I never think about me only my family. I am here to be reborn, I already have a place in the UK which my instinct says will be safe in the time ahead. I am an 11.11, lets see what it brings.

In love and peace.

posted on Jun, 3 2011 @ 05:56 PM
reply to post by Asktheanimals

Great tips. way too many people skyline themselves as a normal habit. Get to the top and look around sort of behavior. The 'inside track' is something just as important.

posted on Jun, 4 2011 @ 09:39 AM
One more thing I didn't see covered in this lesson...
when moving children you place them in the center of the formation then flankers at their sides for security...
you'll really have to slow way down and check often to make sure they are hydrated and have enough energy to keep going.... you cant push the little ones to do more than they can but they will surprise you with how much they can do...

posted on Jun, 5 2011 @ 08:44 AM
My biggest question is how to handle random encounters with other people and groups.
You will probably be bumping into others regardless of how discreetly you're moving.
Groups that might be just like yours - a family or maybe the'yre not too friendly and are looking to take your food. How to know what their intent is and how to avoid possible conflict are going to be important questions.
Your group will need to establish rules for this to avoid confusion.

My greatest fear is that situations such as random encounters will turn innocent people on each other simply out of mistrust.

posted on Jun, 6 2011 @ 04:59 AM
Brake contact/react to and traveling/overwatch is all you really need unless your family consists of military age males...
Avoid any kind of contact, unless have to. Stay off the roads. Move through shi**y terrain/one that is less likely to be traveled through. METTTC, learn it, use it.

posted on Jun, 6 2011 @ 05:01 AM

Originally posted by kaskad
Brake contact/react to and traveling/overwatch is all you really need unless your family consists of military age males...
Avoid any kind of contact, unless have to. Stay off the roads. Move through shi**y terrain/one that is less likely to be traveled through. METTTC, learn it, use it.

are you infantry too? not too many i dont think were taught METTTC.

posted on Jun, 6 2011 @ 05:06 AM
You right about that.

posted on Jun, 6 2011 @ 09:02 AM
I didnt cover METT-TC
Mission, Enemy, Terrain and weather, Troops, Time available and Civil considerations...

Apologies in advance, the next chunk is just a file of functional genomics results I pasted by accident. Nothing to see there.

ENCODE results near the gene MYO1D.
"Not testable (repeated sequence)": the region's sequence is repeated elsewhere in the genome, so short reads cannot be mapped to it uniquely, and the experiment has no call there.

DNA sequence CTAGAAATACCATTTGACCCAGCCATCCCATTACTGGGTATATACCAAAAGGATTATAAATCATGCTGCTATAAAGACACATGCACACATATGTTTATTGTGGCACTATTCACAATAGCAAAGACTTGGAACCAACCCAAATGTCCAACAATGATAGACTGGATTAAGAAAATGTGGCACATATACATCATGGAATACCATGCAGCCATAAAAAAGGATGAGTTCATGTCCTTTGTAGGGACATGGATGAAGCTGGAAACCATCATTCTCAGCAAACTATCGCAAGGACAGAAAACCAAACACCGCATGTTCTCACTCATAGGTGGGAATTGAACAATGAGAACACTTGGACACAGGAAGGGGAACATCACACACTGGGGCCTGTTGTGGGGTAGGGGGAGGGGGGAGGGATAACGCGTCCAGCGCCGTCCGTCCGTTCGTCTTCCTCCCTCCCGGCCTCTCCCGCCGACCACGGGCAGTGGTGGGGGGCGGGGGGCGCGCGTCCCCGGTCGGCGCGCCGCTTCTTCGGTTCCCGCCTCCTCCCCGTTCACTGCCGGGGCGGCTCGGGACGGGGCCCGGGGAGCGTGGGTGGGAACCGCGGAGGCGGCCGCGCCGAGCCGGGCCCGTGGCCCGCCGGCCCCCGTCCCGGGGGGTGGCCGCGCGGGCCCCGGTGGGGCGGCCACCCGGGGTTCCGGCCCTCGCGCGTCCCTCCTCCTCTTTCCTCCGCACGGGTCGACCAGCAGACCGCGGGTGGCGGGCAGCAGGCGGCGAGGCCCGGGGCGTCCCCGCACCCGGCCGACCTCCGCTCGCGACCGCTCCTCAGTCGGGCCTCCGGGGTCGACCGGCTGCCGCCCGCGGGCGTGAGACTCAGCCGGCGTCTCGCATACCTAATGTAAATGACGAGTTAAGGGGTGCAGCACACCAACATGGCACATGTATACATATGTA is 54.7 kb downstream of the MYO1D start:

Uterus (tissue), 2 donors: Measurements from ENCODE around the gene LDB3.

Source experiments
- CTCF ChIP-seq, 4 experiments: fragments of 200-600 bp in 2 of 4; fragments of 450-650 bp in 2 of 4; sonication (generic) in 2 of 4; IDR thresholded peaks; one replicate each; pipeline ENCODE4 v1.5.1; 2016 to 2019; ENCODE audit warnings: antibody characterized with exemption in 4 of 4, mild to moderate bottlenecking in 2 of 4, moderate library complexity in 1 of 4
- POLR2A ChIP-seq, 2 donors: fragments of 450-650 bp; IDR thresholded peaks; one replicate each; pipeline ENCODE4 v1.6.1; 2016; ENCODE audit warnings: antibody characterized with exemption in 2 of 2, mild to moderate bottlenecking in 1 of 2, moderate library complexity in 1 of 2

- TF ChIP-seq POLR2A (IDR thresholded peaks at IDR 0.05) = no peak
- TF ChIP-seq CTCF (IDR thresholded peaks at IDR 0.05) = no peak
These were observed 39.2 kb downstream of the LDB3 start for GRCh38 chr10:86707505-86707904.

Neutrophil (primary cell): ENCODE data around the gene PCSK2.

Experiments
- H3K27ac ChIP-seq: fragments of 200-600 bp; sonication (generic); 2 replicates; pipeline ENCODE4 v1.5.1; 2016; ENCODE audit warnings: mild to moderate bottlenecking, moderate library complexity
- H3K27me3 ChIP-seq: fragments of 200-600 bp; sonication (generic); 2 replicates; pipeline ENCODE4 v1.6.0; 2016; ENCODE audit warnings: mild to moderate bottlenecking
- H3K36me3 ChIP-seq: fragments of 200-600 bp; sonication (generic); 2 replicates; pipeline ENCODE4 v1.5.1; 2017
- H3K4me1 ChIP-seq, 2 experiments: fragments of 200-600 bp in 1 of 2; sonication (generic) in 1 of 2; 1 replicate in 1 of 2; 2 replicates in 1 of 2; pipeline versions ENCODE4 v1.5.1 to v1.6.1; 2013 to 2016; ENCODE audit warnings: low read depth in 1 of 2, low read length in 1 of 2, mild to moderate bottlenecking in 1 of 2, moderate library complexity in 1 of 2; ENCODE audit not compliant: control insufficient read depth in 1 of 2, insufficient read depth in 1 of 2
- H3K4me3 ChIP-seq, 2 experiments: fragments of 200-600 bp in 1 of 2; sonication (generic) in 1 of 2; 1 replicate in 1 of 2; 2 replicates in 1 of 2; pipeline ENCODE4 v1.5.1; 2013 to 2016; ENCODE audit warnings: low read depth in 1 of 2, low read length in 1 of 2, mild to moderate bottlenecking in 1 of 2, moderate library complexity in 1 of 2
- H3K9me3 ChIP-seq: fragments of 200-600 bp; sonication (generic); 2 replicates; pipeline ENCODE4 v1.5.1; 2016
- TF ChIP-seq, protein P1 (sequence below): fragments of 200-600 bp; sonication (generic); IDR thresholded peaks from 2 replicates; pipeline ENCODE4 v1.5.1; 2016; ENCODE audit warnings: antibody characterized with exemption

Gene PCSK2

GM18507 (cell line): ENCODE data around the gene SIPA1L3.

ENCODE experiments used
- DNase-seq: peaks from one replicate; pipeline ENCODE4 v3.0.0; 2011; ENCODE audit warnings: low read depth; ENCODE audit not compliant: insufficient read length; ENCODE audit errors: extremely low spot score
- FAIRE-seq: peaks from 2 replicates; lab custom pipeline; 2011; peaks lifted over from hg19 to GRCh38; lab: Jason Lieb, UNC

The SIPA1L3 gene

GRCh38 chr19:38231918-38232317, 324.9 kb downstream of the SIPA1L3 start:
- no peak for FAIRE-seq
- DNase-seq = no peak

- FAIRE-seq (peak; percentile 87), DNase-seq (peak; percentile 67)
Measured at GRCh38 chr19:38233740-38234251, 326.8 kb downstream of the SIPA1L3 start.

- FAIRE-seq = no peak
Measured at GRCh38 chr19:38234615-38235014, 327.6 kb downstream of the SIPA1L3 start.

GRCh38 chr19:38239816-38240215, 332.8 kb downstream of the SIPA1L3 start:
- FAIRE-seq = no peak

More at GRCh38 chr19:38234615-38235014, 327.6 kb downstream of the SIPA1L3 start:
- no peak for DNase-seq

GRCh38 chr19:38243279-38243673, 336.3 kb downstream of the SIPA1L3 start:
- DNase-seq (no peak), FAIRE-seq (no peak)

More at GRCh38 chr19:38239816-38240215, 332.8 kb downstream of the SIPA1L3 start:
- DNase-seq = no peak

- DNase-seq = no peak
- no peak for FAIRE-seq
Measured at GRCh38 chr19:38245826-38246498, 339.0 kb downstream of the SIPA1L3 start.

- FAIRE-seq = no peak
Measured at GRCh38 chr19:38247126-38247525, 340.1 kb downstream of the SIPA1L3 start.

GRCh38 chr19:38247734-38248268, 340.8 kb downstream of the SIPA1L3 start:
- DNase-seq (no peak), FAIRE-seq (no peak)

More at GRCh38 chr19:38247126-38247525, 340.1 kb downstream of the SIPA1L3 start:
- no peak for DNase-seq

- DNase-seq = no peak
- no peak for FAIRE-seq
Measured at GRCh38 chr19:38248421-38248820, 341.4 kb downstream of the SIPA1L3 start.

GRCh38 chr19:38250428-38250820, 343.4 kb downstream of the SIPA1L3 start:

little wonder most people just went, Blink, Blink... what the hell is METT-TC
Well to answer it is something we Military types learn in command school senior enlisted and OCS...
we old war horses just love to throw around these Acronym's... if you want one that is sure to apply itself in a time of TSHTF then use SNAFU - Situation Normal, All F***ed Up

5-9. Commanders use the factors of METT-TC to assess the situation. Staff estimates and collaborative information sharing among commanders refine and deepen their situational understanding. Commanders then visualize the operation, describe it within their intent, and direct their subordinates toward mission accomplishment. Depending on echelon, commanders examine the elements of operational design and determine factors that will shape the operation. Commanders direct operations and synchronize the BOS through plans and orders. They personally apply the leadership element of combat power through their presence and priorities (see Figure 5-1).

if your really into it...Here's a link that goes deep into the subject but this doesn't really apply to most of you here

But let me reiterate.... when moving your family their safety is your only concern...
That does not mean your bringing along the wife and kiddies to watch as you go all Rambo on someone!

99% of anyone your likely to run into will be just like you, simply trying to get them and theirs to some safe place... however we all know there will be that 1% and they are unlikely to just stand openly in the road, more likely they'll set up an ambush.. or hit you at night when your all asleep... Not out in the open where the risk is high that they will get hurt too...if you do encounter another family on the open road fall back, get off the trail let them pass and exchange as few words as possible... make it clear by both words and posture you want no trouble nor company.... Don't just start taking people into your group... large numbers of people are hard to manage... better to form smaller sub units... and keep them spread out so your all not bunched up tripping over each other...If your lucky enough to have someone with Military or police experience... that person need to walk point as well as take and keep control... even if that person is granpa and his walker
edit on 6-6-2011 by DaddyBare because: (no reason given)